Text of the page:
We both slept well that night, despite the bear sighting. Brian isn’t afraid of bears. During his last trip to Alaska, he went backpacking in Denali without even packing any bear spray. “Bear spray” is a large aerosol can containing a mixture of cayenne pepper which can shoot about 40 feet. This is kept in a holster while hiking, and can be sprayed at a bear if it approaches in an aggressive manner. I can’t imagine being a small, vulnerable human in the backcountry with no bear spray to reach for if a big, aggressive bear approaches. I’ve never actually fired my spray at an animal, but it’s comforting to know it’s there.
The next morning we ascended a narrow river canyon up to a high pass. It occurred to me although these canyons provide a good route around mountains, they are also bad places to confront a bear. Luckily, we traveled through these confined corridors without seeing any animals.
We enjoyed beautiful mountains and misty clouds at the pass. We hiked down the other side, then the weather began to clear. We climbed Green Point and found the best berry patches yet on its green tundra slopes. The berries were so plentiful we quickly filled a one liter bottle by harvesting berries from a small, 30 square foot area. Clearly the bears enjoyed this area, too. We saw a lot of bear scat and dig marks on the mountain.
The summit of Green Point was very hedonistic. Clouds shifted and mountains hid and then came into view. We looked down at the gray, crunchy, wavy surface of the Muldrow Glacier. We could see several small “lakes” in the middle of the glacier with sunlight reflecting on the surface. Little icebergs floated in some of them. The gray floors of the wide valleys surrounding us appeared completely flat from this view point.
We crossed several glacial streams and hiked up a very steep, loose gully on the hike out. This gully was pretty sketchy but it seemed to be the most used route to get back up to the road so we decided to take it. Some huge rocks came loose as we made our way up. We stayed out of each other’s fall lines and watched the rocks tumble down the gully beneath us.
We boarded a bus and began the three hour ride back to the visitor’s center. For most of the year, Denali doesn’t allow private vehicles into the park. Visitors must ride the bus. We hadn’t brought quite enough food on the backpacking trip and I was pretty hungry. Other bus passengers had all sorts of tasty treats and I felt like they were deliberately flaunting them. I thought about tackling a passenger who talked loudly about their sweet and salty kettle corn, but I kept my hands to myself.
What a fantastic trip. The bears certainly added extra excitement to this hike and I feel lucky to have had the encounter with the sow and cub. I’ll never forget the feeling of jelly in my joints when the bears were moving in my direction, and I can’t wait to go back and do more exploring in this wild park.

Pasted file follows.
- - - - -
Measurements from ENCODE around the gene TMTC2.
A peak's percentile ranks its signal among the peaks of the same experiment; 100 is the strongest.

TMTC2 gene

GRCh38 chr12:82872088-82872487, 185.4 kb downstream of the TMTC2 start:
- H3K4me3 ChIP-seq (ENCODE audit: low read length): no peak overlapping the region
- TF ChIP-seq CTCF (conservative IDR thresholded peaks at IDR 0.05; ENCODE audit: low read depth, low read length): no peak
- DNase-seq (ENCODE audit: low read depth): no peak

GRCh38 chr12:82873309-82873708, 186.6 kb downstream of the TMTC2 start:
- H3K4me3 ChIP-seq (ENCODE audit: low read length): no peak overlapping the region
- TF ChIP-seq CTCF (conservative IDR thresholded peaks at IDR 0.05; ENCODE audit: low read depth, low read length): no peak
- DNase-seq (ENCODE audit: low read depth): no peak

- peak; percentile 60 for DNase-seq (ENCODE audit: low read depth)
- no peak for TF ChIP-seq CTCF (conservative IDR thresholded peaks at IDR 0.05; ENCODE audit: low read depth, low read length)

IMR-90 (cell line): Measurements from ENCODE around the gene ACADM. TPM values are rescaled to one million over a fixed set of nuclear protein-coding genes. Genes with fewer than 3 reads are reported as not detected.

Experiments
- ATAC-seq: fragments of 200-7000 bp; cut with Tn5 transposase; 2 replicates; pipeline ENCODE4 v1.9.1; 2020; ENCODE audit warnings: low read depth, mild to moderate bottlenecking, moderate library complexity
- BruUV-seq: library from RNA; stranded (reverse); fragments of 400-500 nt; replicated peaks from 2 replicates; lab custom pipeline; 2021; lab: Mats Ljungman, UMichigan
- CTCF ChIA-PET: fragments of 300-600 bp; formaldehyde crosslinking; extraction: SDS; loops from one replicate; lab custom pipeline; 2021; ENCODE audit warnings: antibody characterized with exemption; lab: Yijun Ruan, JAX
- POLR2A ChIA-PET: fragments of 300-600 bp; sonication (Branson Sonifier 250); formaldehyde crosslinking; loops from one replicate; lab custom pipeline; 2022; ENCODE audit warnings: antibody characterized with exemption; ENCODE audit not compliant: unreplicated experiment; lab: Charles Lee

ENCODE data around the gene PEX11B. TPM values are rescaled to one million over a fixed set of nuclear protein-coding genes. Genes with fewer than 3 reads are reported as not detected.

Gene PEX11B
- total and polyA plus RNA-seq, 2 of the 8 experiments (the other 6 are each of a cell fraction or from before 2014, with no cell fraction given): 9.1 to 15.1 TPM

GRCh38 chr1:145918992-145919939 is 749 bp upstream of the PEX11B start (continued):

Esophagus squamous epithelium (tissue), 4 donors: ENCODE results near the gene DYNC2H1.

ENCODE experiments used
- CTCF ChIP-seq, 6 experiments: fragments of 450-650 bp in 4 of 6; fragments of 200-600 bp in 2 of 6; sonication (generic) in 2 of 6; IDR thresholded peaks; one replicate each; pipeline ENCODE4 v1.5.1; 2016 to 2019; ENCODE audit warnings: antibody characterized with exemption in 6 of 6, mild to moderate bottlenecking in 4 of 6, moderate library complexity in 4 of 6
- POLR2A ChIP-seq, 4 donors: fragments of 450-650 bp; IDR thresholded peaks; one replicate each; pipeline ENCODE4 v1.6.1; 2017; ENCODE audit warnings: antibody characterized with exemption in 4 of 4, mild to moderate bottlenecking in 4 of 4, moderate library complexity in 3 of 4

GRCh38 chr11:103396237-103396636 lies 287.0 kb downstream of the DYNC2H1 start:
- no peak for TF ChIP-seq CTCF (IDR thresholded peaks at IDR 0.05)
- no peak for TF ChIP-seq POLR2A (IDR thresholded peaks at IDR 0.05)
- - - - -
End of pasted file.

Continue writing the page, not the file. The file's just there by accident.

The Denali backcountry office was a flurry of activity when we arrived. Brightly colored backpackers were everywhere. It was Friday afternoon with a gorgeous weather forecast for the weekend. In Denali, the backcountry has no trails so you choose a “unit” when getting a permit, and then hike off-trail within that unit. The number of hikers allowed in each unit is limited. By the time we got there most of the units were full. We wanted to hike on dry tundra and rock above an elevation of 3500 feet, since this is generally the most enjoyable terrain in Denali. Instead we ended up with a permit for a brushy hike along the Savage River at an elevation of about 2500 feet.
Although the terrain wasn’t ideal, our backpack trip was spectacular. You don’t have to go far in Denali to feel the intensity of the wilderness. Even the bus ride out to the beginning of our hike was memorable. The sky was blue, the mountain was out, and right before our drop off spot the bus screeched to a halt to observe a large grizzly strolling toward the bus.
The bear kept its head down and mouth slightly open as it ambled along a gravel bar near the road, its large claws clicking on the rock with each step. It never even looked at us as it nonchalantly crossed the road right behind the bus and then munched on some soapberries nearby. The bus continued less than a mile and then stopped for us to get off. With the image of the bear fresh in our minds, we stepped off the bus and began our hike. We crossed the cold, braided Savage River and then headed into the brush along the river banks. We quickly tired of the brush and approached a small ridge to see if travel along the top would be easier.
As we climbed the ridge we surprised a moose and calf in the brush. They froze. We froze. They were so close that I slowly reached for my bear spray, uncertain what would happen next. We could see only the mother moose’s head above the brush. Her ears were pointed and alert. After a few moments they ran away and we breathed a sigh of relief. Now we had encountered both a moose and a bear at close range, and our trip had just begun!